Although coronavirus and dengue are different in many ways, Dr. Paniz-Mondolfi noticed several similarities. Both viruses target endothelial cells, which line blood vessels. With dengue, blood can slowly seep out of patients’ veins, causing shock and death; the coronavirus too, injures blood vessels throughout the body. With dengue, case reports have suggested that this blood vessel damage may trigger an exaggerated inflammatory response that can possibly lead to Kawasaki disease. Dr. Paniz-Mondolfi wondered if the same would happen with some children who have Covid-19 — that they may experience a similar dangerous post-infectious inflammatory syndrome. When viruses “hit the endothelium, there’s no good news,” he said. “I could not get Kawasaki out of my mind.”
Most children who catch the coronavirus only experience mild symptoms. But a few months after the coronavirus struck New York, Dr. Paniz-Mondolfi’s hospital began treating a small number of seriously ill children, most of whom had been infected with Covid-19 weeks earlier. The condition came to be known as multisystem inflammatory syndrome in children, or MIS-C. Kids with MIS-C usually have severe abdominal pain, high fevers, vomiting, diarrhea and sometimes sprawling rashes or bloodshot eyes. Often, they have to be hospitalized and can experience damage to multiple organs — characteristics immediately recognized as similar to Kawasaki disease.
As of September 3, 2020, the Centers for Disease Control and Prevention had received reports of 792 MIS-C cases in the United States and 16 deaths; 20 have been treated at Mount Sinai as of Aug. 27. Of those nearly 800 cases, more than 70 percent have been either Black or Latino. A C.D.C. study published in August found that the rate of hospitalization for Black children with Covid-19 is five times higher than it is for white children, and the rate for Latino children is eight times higher.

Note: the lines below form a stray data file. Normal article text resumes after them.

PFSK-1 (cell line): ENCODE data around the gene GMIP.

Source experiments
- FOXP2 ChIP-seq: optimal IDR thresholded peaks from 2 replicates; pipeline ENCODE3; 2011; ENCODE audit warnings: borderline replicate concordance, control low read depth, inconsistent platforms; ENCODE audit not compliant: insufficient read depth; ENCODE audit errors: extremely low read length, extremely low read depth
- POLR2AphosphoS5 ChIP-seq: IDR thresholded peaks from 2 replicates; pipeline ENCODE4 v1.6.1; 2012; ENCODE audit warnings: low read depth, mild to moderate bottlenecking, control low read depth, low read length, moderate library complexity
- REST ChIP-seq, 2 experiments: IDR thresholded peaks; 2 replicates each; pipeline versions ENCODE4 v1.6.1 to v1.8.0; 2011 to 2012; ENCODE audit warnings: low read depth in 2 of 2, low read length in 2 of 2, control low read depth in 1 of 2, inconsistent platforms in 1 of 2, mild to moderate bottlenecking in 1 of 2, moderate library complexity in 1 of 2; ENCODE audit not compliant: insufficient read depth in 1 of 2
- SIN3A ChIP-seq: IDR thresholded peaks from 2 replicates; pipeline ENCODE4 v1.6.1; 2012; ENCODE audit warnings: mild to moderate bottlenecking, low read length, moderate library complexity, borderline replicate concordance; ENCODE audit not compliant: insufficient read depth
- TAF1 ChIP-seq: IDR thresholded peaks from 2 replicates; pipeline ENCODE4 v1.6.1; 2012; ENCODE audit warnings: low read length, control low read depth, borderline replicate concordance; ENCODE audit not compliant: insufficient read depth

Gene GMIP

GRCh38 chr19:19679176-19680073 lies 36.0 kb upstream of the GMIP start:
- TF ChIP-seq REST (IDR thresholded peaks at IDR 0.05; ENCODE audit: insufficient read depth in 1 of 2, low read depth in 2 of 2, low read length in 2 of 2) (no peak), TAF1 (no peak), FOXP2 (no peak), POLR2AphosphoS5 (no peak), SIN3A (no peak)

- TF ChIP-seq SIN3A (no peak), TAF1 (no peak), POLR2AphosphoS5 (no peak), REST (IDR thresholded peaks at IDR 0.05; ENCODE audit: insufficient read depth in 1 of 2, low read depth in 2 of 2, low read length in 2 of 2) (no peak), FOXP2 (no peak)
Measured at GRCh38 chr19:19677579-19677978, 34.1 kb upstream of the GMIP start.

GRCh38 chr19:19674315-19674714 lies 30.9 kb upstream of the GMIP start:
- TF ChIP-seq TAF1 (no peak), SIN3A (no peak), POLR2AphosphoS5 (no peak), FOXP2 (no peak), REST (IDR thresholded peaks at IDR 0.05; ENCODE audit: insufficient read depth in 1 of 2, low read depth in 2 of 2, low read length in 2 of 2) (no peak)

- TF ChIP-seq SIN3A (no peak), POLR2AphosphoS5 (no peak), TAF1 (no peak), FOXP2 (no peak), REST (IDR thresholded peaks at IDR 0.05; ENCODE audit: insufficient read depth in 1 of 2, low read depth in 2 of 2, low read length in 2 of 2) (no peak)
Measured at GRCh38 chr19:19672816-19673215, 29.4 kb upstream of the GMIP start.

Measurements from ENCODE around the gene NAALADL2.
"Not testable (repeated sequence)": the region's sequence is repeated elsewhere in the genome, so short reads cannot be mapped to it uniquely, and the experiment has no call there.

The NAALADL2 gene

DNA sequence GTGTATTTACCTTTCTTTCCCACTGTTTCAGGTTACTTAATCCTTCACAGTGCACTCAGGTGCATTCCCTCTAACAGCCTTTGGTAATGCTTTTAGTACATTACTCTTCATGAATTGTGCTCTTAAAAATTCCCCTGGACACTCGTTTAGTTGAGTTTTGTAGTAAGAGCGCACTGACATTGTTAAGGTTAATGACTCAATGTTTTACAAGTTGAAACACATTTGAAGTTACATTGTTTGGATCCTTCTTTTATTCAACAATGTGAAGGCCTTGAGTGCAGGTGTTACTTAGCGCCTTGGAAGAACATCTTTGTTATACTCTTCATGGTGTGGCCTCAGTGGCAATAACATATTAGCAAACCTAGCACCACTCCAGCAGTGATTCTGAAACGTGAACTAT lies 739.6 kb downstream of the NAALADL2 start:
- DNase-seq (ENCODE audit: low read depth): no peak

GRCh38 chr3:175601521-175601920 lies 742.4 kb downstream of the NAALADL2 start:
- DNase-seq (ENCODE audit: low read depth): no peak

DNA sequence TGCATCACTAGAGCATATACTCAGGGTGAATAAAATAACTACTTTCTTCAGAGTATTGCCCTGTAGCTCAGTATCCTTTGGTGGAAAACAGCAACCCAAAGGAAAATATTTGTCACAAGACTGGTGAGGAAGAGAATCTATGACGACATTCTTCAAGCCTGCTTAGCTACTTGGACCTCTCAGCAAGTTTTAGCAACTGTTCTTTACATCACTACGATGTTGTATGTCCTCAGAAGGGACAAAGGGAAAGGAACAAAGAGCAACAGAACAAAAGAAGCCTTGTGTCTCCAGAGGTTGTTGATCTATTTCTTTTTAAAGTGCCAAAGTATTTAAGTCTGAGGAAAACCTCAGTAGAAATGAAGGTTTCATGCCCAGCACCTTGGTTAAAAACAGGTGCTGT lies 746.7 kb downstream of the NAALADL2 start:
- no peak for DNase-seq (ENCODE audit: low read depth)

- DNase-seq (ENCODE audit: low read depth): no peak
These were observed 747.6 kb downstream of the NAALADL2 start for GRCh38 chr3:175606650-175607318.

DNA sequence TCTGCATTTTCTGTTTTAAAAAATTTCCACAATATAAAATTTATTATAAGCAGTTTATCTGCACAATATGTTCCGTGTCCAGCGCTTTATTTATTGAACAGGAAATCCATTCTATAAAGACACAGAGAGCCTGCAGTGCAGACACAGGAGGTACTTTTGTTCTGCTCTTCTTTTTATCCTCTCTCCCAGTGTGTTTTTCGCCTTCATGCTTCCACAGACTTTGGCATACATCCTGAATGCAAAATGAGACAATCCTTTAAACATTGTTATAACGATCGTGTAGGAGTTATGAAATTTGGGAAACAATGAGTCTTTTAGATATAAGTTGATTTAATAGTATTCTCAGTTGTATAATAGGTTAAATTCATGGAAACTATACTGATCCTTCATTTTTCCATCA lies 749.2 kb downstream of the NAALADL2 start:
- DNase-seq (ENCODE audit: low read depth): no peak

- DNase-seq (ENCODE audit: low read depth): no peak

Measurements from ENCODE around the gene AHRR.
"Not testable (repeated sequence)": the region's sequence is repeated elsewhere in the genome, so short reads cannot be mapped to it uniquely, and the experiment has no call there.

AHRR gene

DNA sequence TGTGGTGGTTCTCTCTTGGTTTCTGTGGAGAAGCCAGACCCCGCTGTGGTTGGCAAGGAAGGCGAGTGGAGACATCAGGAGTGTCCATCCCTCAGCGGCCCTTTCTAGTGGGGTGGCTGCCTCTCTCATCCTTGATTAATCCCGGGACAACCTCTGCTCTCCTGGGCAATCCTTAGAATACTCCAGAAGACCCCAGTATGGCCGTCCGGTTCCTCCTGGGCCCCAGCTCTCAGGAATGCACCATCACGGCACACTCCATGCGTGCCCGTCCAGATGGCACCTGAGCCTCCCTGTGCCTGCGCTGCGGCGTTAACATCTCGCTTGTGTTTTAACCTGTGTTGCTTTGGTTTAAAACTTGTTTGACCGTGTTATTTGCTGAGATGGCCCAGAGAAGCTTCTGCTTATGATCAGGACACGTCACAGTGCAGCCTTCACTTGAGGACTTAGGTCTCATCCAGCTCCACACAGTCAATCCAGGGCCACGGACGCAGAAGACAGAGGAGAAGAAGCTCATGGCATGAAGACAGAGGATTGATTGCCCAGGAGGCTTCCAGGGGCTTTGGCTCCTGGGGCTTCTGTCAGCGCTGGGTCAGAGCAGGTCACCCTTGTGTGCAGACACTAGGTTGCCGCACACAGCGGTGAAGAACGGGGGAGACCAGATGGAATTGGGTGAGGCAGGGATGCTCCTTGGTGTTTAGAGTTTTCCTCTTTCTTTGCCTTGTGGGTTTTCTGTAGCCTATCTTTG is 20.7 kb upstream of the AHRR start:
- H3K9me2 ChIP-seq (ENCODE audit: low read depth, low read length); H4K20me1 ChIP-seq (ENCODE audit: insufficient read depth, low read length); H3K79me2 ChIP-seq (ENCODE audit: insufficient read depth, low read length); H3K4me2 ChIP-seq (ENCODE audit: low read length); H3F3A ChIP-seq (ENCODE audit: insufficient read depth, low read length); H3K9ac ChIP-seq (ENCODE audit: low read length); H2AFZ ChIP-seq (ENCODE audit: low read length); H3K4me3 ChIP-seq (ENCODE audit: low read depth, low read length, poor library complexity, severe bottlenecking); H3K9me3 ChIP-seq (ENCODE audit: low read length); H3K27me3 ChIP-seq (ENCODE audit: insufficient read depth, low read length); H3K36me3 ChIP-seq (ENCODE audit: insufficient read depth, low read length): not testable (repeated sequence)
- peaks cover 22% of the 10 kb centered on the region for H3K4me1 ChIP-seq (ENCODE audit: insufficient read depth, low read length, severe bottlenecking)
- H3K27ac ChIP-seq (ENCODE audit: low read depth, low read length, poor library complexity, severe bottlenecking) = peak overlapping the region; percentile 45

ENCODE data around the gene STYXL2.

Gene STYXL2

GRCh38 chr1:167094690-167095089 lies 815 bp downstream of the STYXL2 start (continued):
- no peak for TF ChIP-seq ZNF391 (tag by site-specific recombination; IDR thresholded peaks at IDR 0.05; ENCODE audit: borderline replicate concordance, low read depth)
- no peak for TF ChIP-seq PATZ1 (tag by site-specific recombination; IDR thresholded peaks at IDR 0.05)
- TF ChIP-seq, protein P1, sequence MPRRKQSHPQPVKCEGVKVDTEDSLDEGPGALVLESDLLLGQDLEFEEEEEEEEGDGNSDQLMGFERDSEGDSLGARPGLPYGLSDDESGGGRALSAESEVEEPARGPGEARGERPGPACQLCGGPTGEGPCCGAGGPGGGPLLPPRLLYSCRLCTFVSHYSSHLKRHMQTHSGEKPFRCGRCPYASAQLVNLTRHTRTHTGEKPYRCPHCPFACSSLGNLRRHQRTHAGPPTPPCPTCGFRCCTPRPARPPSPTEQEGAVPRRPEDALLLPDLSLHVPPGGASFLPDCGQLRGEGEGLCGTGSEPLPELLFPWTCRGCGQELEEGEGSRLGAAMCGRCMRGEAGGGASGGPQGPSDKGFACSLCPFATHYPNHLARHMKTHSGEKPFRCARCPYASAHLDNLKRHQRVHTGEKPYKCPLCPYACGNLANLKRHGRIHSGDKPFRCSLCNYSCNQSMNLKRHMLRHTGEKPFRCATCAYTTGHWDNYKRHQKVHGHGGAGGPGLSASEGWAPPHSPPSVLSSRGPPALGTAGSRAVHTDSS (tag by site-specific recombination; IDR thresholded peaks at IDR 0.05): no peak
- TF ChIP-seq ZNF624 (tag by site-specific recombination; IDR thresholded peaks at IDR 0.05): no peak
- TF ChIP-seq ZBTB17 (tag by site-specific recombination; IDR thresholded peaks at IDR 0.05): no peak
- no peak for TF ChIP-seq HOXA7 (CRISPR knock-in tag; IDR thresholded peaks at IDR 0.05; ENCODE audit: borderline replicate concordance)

Faced with a deluge of MIS-C cases at Mount Sinai in May and June 2020, Dr. Paniz-Mondolfi and his colleague Mariawy Riollano-Cruz, M.D., a pediatric infectious disease physician at Mount Sinai, immediately noticed the racial discrepancies, as they reported in a study published in June. They wondered why. Perhaps the trend could be explained by the fact that communities of color have higher rates of Covid-19 than white communities do and more Covid-19 cases leads to more MIS-C cases.
But the math doesn’t fully add up, at least for Black children. In a systematic review published in August, C.D.C. researchers pointed out that about 20 percent of all of New York’s Covid-19 patients are Black, based on a survey of adults, but 40 percent of MIS-C patients are. Likewise, a national study looking at 186 patients found that 25 percent of MIS-C patients in the United States are Black, yet C.D.C. data suggest that only 19 percent of U.S. Covid-19 patients of all ages are (though race and ethnicity data are only available for about half of all cases reported to the C.D.C.). Among Latino children, the percentages match up more closely, but are still higher than expected.
Because access to testing is limited in minority communities, it may be that Black and Latino Americans are catching the coronavirus at higher rates than these test percentages suggest. If so, Black and Latino children may be developing MIS-C at rates that would be expected based on their exposure to Covid-19.